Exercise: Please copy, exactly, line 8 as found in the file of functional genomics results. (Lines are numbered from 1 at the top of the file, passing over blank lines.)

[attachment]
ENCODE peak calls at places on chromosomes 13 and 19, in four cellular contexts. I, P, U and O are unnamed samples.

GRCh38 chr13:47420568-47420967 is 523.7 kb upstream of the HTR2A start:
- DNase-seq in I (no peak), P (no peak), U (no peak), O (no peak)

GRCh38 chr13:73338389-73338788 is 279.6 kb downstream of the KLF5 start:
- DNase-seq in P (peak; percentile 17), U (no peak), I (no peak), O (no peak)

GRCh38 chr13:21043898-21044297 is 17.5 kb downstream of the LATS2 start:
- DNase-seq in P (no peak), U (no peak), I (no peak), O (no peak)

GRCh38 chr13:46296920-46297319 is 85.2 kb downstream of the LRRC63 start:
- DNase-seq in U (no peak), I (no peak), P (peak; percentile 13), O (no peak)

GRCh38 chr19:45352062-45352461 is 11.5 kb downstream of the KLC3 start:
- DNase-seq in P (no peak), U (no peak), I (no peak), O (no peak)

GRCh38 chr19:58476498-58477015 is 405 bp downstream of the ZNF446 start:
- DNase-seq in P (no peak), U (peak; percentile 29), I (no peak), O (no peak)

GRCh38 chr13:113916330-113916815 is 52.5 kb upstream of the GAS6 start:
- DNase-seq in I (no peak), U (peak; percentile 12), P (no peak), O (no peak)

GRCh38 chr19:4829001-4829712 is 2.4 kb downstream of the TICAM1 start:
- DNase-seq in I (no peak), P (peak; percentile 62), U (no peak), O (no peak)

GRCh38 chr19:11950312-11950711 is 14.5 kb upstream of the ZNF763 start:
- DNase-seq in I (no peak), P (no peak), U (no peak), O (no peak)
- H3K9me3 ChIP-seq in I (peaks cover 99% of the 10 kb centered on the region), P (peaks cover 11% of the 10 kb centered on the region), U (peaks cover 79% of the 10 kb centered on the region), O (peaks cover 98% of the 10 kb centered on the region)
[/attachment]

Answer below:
GRCh38 chr13:46296920-46297319 is 85.2 kb downstream of the LRRC63 start: